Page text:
Restaurant operators have spent 2010 in wait-and-see mode. The economy seems to have survived the financial collapse of 2008—survived being used quite literally here, as in, not died—and is even slowly growing. But consumers are still pinching pennies, and staying afloat in the restaurant industry remains about as difficult as ever.
Still, there are reasons for restaurant operators to look forward to the next year. Many expect the economy to continue to slowly improve, and there are a lot of exciting trends that promise to move the industry forward. With the New Year here, we look ahead at some of the trends that will shape the industry in 2011.
1. Mobile Tech
The one rapidly growing technology seemingly everyone in the industry has an eye (or an ear) on is the mobile phone, as it increasingly becomes the portal through which consumers interact with the digital world.
“It is the wallet of tomorrow, the WiFi of tomorrow, the Internet of tomorrow—all contained in [one] device,” says Dennis Lombardi, executive vice president of foodservice strategies for WD Partners.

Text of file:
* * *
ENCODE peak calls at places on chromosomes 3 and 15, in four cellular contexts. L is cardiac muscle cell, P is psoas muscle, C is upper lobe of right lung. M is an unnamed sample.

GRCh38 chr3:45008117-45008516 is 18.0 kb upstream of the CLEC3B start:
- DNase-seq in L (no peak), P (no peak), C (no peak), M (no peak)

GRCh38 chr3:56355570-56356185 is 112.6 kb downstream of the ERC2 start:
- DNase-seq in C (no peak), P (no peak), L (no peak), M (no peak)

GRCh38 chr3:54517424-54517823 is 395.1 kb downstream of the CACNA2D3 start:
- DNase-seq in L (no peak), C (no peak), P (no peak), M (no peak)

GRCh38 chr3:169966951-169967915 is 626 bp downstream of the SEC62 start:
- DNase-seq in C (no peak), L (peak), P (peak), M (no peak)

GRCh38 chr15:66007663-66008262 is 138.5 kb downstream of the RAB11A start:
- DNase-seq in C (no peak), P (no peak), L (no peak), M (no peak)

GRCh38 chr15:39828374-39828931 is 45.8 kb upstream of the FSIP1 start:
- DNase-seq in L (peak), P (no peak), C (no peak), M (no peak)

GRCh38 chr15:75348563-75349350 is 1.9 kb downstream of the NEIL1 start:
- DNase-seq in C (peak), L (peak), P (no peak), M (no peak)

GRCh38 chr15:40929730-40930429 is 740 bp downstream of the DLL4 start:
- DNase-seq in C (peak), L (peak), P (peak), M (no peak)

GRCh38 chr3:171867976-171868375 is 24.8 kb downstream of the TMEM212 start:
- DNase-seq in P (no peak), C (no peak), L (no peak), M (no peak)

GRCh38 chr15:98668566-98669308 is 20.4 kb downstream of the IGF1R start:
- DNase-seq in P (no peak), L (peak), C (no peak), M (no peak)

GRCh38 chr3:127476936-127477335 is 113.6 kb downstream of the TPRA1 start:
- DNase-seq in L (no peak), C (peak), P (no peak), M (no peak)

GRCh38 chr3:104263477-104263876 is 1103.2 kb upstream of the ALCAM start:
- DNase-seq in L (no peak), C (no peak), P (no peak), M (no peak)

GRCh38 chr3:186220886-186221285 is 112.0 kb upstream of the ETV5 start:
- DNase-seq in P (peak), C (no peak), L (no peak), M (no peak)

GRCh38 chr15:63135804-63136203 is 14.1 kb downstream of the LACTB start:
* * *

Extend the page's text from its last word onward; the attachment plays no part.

Gaining access to consumers as they go about their daily lives is a marketing holy grail, especially for restaurants, which can benefit immensely from being able to reach consumers at that crucial moment when craving strikes.
The mobile phone promises to allow restaurants to do exactly that. Furthermore, it can help create a more enjoyable and efficient customer experience by allowing customers to text their orders in ahead of time, easily transfer their personal ordering history from one location to another, and receive discounts on their smartphones at the point of purchase—just to name a few developments.
Besides increasingly using it to get customers through their doors, restaurants in 2011 will begin to broadly integrate mobile technology into their in-store operations, says Peter Wolf, CMO at ParTech, which provides technology solutions to the hospitality industry. From running entire POS systems on a mobile tablet to equipping servers with mobile ordering devices, Wolf says the restaurant industry will continue to find new ways to leverage mobile technology in the year ahead.